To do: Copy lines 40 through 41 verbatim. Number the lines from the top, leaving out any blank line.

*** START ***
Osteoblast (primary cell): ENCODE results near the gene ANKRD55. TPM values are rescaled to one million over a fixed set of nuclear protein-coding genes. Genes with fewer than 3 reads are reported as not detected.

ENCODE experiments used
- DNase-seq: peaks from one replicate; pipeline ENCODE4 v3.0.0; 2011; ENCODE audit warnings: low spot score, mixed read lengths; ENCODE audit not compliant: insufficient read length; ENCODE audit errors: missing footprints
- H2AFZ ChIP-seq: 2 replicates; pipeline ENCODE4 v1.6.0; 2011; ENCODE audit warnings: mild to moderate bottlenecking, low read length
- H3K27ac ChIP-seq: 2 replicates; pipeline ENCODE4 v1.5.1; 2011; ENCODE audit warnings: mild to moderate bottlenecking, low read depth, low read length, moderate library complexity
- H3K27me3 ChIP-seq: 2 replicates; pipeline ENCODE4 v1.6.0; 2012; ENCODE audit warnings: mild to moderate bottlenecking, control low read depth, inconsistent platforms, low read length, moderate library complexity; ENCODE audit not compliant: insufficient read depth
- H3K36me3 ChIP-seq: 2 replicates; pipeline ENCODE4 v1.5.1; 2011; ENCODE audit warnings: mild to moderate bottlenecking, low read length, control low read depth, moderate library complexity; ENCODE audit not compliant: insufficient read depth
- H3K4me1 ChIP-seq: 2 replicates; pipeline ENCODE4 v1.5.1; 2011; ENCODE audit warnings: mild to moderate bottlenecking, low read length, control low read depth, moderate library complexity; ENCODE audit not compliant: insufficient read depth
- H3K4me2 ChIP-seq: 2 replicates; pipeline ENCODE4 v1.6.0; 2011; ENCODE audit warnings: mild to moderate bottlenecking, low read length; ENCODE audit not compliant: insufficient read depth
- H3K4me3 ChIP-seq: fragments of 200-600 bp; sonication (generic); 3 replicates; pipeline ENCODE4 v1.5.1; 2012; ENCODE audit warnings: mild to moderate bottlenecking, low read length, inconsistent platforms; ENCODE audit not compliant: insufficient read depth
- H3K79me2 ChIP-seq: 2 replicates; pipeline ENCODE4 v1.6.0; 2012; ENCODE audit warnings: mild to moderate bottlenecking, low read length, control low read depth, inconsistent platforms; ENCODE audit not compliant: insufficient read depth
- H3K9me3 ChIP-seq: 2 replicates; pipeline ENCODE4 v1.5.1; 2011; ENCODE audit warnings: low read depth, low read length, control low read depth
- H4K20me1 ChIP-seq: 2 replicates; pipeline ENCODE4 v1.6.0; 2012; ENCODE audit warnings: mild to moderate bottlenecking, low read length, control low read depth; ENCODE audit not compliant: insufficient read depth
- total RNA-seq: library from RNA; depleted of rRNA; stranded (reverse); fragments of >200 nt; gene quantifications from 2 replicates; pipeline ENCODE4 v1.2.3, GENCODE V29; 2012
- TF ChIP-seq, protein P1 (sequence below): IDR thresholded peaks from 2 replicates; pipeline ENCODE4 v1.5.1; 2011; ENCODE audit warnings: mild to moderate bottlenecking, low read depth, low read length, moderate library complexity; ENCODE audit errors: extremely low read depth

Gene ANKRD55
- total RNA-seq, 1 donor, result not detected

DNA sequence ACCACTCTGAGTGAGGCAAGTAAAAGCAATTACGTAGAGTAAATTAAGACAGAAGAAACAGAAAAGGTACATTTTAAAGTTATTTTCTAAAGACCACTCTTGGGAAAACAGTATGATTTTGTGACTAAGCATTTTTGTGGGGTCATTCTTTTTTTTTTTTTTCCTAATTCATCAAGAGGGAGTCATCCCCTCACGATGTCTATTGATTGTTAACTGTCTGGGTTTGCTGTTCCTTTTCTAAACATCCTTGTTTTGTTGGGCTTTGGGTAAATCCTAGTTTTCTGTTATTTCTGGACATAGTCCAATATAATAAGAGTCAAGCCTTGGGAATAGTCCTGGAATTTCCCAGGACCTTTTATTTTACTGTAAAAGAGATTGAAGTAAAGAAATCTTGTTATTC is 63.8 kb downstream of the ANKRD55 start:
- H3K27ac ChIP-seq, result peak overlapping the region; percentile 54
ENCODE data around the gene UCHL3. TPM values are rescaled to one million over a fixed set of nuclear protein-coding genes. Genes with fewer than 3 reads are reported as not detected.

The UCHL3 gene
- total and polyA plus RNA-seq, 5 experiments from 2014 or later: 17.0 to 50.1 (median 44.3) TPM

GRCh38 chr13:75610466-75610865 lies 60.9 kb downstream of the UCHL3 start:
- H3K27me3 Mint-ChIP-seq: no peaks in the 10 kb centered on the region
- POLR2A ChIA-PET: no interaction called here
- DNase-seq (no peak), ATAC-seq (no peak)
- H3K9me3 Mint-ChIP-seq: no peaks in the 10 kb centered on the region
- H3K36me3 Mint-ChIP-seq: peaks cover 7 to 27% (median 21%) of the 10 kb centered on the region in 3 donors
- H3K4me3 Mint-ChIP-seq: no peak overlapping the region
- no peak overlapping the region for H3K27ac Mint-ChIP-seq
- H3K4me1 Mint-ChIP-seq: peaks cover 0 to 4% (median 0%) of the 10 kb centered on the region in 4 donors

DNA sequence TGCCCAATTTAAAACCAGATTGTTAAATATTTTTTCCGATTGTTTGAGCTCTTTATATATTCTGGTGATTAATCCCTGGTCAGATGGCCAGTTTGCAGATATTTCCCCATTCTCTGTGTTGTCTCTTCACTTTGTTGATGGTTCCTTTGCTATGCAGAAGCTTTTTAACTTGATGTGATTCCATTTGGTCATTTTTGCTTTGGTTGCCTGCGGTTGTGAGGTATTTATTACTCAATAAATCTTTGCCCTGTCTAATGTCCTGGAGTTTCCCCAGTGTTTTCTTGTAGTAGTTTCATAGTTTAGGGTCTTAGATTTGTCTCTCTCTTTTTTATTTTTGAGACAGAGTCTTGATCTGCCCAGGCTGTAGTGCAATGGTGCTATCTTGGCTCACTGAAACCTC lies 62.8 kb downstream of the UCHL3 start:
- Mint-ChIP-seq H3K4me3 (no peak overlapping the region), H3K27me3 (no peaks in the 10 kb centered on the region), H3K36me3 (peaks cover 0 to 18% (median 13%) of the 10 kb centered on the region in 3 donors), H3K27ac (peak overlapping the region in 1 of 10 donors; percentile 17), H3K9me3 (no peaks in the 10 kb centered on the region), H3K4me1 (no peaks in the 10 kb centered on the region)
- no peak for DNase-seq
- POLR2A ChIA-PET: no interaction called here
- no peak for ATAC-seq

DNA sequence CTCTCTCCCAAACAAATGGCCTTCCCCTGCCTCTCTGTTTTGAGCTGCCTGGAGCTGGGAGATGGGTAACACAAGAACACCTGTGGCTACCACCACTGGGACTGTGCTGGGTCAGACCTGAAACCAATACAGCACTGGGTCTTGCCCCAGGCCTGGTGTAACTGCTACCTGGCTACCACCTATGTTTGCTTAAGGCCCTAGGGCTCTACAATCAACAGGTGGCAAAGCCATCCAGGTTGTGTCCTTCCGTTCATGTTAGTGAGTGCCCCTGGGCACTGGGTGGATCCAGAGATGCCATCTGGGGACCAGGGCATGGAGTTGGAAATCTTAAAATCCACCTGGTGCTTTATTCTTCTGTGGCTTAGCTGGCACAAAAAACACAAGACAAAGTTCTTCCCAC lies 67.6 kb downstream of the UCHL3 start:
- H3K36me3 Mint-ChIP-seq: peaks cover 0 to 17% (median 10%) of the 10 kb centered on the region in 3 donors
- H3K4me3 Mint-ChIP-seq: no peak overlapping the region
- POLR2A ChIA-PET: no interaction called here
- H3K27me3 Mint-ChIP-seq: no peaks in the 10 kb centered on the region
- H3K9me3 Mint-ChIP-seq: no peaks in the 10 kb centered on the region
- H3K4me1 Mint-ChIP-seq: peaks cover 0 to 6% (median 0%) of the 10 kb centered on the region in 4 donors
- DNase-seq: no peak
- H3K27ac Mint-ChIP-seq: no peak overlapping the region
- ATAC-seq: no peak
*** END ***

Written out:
- POLR2A ChIA-PET: no interaction called here
- H3K27me3 Mint-ChIP-seq: no peaks in the 10 kb centered on the region